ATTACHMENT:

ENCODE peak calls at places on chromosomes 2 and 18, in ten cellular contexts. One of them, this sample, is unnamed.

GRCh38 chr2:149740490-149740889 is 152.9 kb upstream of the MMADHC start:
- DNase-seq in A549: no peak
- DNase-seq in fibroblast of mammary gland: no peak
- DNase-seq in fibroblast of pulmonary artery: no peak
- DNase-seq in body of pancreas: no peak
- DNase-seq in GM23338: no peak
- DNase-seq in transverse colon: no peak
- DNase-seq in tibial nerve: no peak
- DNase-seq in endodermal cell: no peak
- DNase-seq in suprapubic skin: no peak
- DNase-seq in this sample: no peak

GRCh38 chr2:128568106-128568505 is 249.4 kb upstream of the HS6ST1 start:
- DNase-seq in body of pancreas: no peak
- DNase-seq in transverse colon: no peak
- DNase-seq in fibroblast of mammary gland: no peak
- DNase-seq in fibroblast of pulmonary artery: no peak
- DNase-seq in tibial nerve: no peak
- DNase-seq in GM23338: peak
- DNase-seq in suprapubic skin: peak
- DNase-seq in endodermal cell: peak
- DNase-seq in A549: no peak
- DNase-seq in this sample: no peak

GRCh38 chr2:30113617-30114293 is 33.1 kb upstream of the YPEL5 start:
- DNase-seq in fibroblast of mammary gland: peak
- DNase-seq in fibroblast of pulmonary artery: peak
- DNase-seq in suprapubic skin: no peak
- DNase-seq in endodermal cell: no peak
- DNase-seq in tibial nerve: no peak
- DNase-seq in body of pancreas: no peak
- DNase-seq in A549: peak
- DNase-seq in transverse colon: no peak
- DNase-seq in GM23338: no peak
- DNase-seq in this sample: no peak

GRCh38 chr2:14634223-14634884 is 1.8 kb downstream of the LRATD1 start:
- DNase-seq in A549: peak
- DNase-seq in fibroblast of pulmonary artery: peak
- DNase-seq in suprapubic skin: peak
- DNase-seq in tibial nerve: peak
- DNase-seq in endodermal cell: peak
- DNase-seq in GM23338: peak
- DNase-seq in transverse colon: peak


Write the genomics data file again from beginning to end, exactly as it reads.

ENCODE peak calls at places on chromosomes 2 and 18, in ten cellular contexts. One of them, this sample, is unnamed.

GRCh38 chr2:149740490-149740889 is 152.9 kb upstream of the MMADHC start:
- DNase-seq in A549: no peak
- DNase-seq in fibroblast of mammary gland: no peak
- DNase-seq in fibroblast of pulmonary artery: no peak
- DNase-seq in body of pancreas: no peak
- DNase-seq in GM23338: no peak
- DNase-seq in transverse colon: no peak
- DNase-seq in tibial nerve: no peak
- DNase-seq in endodermal cell: no peak
- DNase-seq in suprapubic skin: no peak
- DNase-seq in this sample: no peak

GRCh38 chr2:128568106-128568505 is 249.4 kb upstream of the HS6ST1 start:
- DNase-seq in body of pancreas: no peak
- DNase-seq in transverse colon: no peak
- DNase-seq in fibroblast of mammary gland: no peak
- DNase-seq in fibroblast of pulmonary artery: no peak
- DNase-seq in tibial nerve: no peak
- DNase-seq in GM23338: peak
- DNase-seq in suprapubic skin: peak
- DNase-seq in endodermal cell: peak
- DNase-seq in A549: no peak
- DNase-seq in this sample: no peak

GRCh38 chr2:30113617-30114293 is 33.1 kb upstream of the YPEL5 start:
- DNase-seq in fibroblast of mammary gland: peak
- DNase-seq in fibroblast of pulmonary artery: peak
- DNase-seq in suprapubic skin: no peak
- DNase-seq in endodermal cell: no peak
- DNase-seq in tibial nerve: no peak
- DNase-seq in body of pancreas: no peak
- DNase-seq in A549: peak
- DNase-seq in transverse colon: no peak
- DNase-seq in GM23338: no peak
- DNase-seq in this sample: no peak

GRCh38 chr2:14634223-14634884 is 1.8 kb downstream of the LRATD1 start:
- DNase-seq in A549: peak
- DNase-seq in fibroblast of pulmonary artery: peak
- DNase-seq in suprapubic skin: peak
- DNase-seq in tibial nerve: peak
- DNase-seq in endodermal cell: peak
- DNase-seq in GM23338: peak
- DNase-seq in transverse colon: peak